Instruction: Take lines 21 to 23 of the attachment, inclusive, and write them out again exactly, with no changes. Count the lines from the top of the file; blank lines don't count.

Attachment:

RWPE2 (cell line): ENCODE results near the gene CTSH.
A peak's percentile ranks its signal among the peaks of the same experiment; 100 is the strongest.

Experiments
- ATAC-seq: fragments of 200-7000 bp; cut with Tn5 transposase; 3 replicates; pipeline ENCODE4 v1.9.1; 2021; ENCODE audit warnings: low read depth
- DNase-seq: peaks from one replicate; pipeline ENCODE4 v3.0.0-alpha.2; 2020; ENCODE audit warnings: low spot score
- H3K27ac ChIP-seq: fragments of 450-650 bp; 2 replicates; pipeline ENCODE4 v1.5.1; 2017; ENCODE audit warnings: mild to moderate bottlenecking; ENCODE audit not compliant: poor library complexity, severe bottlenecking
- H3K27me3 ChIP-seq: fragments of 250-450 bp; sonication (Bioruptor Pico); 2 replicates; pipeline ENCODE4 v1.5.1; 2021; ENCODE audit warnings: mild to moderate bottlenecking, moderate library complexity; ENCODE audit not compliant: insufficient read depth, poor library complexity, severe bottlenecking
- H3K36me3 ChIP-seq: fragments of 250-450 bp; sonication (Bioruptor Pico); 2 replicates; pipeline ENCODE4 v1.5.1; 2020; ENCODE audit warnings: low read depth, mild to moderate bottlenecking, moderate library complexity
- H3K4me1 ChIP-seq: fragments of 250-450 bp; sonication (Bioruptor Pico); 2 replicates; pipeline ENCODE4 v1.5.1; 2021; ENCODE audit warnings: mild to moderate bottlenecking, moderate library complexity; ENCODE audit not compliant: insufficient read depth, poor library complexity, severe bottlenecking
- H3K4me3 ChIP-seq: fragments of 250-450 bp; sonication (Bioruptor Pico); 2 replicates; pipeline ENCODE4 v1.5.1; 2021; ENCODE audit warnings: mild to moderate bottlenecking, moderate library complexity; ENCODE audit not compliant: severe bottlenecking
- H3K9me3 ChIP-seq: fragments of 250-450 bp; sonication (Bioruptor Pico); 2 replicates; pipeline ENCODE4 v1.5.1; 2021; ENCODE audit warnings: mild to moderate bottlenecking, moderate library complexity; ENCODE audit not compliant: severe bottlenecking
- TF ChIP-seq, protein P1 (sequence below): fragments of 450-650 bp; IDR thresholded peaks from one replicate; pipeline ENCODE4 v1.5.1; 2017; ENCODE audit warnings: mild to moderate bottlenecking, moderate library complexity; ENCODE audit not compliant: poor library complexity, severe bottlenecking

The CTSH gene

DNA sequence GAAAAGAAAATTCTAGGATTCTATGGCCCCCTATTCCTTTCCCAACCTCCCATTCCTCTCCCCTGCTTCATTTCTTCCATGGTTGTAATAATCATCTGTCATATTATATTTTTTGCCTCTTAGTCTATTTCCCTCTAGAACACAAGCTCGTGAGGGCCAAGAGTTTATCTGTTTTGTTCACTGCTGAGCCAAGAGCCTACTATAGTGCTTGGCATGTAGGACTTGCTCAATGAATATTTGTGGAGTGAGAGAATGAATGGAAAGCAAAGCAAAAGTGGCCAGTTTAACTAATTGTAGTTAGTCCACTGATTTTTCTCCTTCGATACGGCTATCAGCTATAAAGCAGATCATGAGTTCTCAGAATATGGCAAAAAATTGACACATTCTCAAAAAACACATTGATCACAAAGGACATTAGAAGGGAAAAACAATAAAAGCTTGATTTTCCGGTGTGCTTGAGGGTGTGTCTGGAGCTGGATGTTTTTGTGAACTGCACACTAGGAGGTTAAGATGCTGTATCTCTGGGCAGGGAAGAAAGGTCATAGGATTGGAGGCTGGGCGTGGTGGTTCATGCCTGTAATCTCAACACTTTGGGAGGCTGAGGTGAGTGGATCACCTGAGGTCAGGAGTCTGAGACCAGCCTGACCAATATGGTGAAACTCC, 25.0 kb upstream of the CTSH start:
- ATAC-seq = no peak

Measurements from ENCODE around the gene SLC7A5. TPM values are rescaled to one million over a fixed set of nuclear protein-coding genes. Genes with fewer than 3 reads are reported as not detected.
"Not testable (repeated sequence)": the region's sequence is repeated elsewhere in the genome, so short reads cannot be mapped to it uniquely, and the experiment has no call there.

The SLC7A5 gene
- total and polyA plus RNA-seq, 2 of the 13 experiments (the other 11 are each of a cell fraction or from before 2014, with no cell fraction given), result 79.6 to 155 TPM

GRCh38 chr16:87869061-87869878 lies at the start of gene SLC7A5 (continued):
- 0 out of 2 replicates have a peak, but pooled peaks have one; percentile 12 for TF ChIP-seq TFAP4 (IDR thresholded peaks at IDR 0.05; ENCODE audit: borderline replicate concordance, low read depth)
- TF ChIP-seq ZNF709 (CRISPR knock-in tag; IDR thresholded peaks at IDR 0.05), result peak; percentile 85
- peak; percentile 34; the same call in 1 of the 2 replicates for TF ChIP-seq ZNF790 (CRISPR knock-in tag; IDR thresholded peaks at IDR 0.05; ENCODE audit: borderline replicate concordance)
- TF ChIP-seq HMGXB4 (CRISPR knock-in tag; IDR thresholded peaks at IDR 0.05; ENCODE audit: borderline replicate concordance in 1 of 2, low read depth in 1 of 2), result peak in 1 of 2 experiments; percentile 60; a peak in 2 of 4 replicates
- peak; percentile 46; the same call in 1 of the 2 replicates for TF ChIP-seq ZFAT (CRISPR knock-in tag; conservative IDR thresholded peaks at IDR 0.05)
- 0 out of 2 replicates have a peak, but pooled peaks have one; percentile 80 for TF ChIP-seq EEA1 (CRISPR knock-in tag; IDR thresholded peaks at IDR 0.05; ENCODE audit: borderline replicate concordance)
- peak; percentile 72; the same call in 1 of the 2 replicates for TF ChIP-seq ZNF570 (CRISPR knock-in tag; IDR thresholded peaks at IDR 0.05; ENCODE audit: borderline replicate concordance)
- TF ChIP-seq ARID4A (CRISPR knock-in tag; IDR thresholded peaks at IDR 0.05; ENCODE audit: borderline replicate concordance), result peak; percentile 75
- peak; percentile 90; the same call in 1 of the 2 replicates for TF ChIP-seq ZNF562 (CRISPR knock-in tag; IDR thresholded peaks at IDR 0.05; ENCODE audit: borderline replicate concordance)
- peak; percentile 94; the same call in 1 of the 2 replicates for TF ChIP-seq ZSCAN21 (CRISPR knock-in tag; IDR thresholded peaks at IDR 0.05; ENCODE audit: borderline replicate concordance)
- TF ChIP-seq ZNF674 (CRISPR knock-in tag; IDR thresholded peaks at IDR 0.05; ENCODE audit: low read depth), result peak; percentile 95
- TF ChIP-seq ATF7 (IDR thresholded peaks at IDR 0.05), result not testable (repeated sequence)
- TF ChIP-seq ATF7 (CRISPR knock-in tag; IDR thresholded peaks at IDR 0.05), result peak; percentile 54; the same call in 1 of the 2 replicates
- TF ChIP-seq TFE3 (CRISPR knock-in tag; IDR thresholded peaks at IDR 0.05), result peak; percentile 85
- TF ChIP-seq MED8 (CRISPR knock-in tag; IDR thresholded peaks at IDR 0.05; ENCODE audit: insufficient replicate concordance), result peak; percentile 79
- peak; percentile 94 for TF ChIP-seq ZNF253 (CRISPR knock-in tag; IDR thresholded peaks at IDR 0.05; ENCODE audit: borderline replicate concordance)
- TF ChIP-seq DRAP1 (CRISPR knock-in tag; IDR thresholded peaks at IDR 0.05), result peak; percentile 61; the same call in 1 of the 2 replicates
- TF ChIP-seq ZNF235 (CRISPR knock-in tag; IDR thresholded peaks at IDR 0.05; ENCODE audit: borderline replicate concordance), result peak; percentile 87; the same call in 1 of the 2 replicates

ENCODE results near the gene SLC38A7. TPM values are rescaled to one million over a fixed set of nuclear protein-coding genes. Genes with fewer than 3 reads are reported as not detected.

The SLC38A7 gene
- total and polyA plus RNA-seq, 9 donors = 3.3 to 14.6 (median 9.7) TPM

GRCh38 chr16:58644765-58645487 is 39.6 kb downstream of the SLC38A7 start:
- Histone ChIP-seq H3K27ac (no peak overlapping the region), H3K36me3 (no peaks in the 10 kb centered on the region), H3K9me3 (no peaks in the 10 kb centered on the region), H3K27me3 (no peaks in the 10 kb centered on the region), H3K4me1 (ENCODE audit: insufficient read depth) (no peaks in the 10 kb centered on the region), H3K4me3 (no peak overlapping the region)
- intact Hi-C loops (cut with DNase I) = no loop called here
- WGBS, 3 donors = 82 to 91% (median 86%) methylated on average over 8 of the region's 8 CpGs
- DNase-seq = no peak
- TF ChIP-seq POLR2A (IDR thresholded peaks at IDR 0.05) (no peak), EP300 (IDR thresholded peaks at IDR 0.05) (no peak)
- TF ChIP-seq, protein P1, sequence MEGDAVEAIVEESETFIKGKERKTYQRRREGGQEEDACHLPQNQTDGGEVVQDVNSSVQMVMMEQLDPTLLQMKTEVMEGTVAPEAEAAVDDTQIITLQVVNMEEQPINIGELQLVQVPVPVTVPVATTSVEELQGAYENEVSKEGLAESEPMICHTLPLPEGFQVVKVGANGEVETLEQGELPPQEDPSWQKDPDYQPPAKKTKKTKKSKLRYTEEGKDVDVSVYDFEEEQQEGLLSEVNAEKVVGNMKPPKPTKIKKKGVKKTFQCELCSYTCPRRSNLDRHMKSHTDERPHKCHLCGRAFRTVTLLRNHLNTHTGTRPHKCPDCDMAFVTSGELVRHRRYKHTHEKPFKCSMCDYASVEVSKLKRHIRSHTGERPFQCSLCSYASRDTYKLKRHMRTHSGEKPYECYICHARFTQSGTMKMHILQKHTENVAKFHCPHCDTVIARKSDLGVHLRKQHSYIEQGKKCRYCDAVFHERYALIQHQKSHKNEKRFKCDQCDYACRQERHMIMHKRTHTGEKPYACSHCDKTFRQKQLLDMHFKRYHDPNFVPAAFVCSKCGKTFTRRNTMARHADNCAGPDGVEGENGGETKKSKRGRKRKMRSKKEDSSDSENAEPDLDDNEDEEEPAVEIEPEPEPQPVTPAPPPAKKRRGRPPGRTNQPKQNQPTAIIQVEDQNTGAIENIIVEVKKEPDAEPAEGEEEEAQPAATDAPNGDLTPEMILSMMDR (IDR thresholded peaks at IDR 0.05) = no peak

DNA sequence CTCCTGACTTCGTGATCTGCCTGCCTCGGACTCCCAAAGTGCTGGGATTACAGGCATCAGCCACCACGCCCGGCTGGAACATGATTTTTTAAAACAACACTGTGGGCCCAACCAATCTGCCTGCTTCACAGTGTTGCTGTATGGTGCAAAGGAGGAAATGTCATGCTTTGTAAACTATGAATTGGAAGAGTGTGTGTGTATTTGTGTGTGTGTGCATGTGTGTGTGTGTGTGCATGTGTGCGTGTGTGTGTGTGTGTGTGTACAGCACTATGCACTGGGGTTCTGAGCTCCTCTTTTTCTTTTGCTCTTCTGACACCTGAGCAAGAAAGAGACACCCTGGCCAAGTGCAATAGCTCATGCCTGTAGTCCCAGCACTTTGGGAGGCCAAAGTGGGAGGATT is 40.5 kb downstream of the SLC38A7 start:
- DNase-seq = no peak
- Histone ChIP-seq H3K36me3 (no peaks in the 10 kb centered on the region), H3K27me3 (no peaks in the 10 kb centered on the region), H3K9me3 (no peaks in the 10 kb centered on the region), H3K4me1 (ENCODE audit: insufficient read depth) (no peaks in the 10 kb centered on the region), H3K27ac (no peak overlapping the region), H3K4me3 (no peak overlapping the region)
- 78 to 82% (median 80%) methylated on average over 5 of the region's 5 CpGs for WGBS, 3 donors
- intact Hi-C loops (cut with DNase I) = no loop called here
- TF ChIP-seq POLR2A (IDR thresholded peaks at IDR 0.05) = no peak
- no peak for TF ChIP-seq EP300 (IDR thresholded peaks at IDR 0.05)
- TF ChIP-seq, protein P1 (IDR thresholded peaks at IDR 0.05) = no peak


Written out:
- 0 out of 2 replicates have a peak, but pooled peaks have one; percentile 12 for TF ChIP-seq TFAP4 (IDR thresholded peaks at IDR 0.05; ENCODE audit: borderline replicate concordance, low read depth)
- TF ChIP-seq ZNF709 (CRISPR knock-in tag; IDR thresholded peaks at IDR 0.05), result peak; percentile 85
- peak; percentile 34; the same call in 1 of the 2 replicates for TF ChIP-seq ZNF790 (CRISPR knock-in tag; IDR thresholded peaks at IDR 0.05; ENCODE audit: borderline replicate concordance)